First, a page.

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Discussion Starter #1
Hey, so bad news basically, a ambulance driver ran his red light, no sirens, and nearly T-boned a guy in front of me and I swerved to avoid pushing him into the accident and clipped him.

Don't know how insurance is going to handle it, not really too concerned either. Bottom line is I hit him I am at fault, cool right.

But I have to replace my entire front bumper (for a dent and scratch the size of a silver dollar), Aftermarket turn signal, left quarter panel with paint, fender flare, alignment, and probably a few hundred dollars in screws and brackets.

But what if I just want to take the opportunity to upgrade bumpers now? Is it possible. 500 dollar deductible I believe is what Im working with. And I am an ethical person, I'm not trying to scam anybody, I just don't see a point in replacing the OEM stuff again and remove it in a few months time as planned. I read others have done it, and I know the collision repair guys were happy to see if they can figure it out. So they're on board with upgrading. I told them I might have some projects for you guys in the future!
 

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I think the point on insurance is that you don't pocket the money. As long as the problems are fixed with an equivalent or better replacement, you should be fine.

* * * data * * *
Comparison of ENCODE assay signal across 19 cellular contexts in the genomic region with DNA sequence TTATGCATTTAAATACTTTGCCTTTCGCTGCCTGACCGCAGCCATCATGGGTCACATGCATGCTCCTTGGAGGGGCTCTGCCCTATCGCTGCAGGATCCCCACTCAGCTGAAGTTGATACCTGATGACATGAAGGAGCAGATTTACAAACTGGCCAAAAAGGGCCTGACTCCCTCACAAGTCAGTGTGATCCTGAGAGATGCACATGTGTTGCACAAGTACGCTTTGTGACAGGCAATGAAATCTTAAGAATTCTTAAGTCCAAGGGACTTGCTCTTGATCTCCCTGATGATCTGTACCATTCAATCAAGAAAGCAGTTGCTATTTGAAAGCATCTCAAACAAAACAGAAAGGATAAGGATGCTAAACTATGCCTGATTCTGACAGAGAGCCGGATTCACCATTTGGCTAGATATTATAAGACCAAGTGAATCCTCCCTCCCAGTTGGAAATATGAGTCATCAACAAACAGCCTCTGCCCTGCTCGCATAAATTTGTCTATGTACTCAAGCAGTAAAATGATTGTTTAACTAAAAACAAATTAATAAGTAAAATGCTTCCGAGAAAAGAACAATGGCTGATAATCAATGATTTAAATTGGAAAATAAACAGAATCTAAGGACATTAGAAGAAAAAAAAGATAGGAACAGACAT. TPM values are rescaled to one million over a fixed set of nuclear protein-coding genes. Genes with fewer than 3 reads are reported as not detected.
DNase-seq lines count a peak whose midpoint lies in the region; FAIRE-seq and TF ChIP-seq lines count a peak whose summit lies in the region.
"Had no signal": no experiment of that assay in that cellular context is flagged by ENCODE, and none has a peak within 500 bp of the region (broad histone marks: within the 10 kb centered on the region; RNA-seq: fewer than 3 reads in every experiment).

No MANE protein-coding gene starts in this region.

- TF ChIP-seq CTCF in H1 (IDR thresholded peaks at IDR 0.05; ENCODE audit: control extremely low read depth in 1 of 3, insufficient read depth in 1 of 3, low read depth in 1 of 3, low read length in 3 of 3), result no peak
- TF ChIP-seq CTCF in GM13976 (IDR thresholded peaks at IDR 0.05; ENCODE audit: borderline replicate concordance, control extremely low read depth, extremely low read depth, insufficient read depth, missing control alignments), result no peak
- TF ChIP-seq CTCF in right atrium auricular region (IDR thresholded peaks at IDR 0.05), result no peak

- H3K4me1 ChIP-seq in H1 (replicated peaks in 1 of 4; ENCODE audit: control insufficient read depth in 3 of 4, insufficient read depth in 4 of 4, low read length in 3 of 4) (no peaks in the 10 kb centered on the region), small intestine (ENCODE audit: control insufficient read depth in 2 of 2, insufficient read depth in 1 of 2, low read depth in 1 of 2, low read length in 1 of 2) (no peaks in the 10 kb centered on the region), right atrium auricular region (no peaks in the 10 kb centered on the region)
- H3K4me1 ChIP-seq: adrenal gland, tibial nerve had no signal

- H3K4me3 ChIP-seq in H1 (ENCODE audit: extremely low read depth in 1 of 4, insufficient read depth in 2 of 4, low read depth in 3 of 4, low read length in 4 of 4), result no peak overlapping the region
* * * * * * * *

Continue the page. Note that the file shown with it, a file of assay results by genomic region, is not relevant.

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Your insurance company will fix the other drivers car and pay the shop.If you have full coverage (I assume you do) They will either fix yours and pay the shop, or give you a check and it's up to you to fix it. minus your deductible of course. It's your money do as you see fit. It's not illegal or immoral. :cheers:
 

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I don't think you will get enough from the insurance to cover an aftermarket bumper. I just got my 2010 TT from the body shop yesterday. Someone backed into my front bumper while at a service station. Not much damage, but the insurance replaced the front black plastic, one of the black plastic wings, the plastic center piece beneath the bumper, and some supporing metal pieces behind the bumper along with the foam(?) behing the bumper. The total cost was about $600 for parts and labor. Of course there was no body work or painting to do, just changing out plastic parts.
Alien
 

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As far as insurance and lien holder goes, your insurance will cut you a check for repairs with both, your and lien holder names on it, Then you have to call your loan bank and have them sign the check over to you so you can use it for repairs.
 

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Discussion Starter #7
I bet the estimate is over 2 grand with labor easily.

Good thing is they have to take this Curt Brand front tow hitch off that I believe somebody used thread lock on for the bolts.

Makes sense, the estimate was set up with the insurance and the photos and info will be sent electronically to them, so If I agree to have the work done there, which I did, then they'll just send the check to them. Then they'll get my request to switch out the bumper and repair everything else and pay the difference.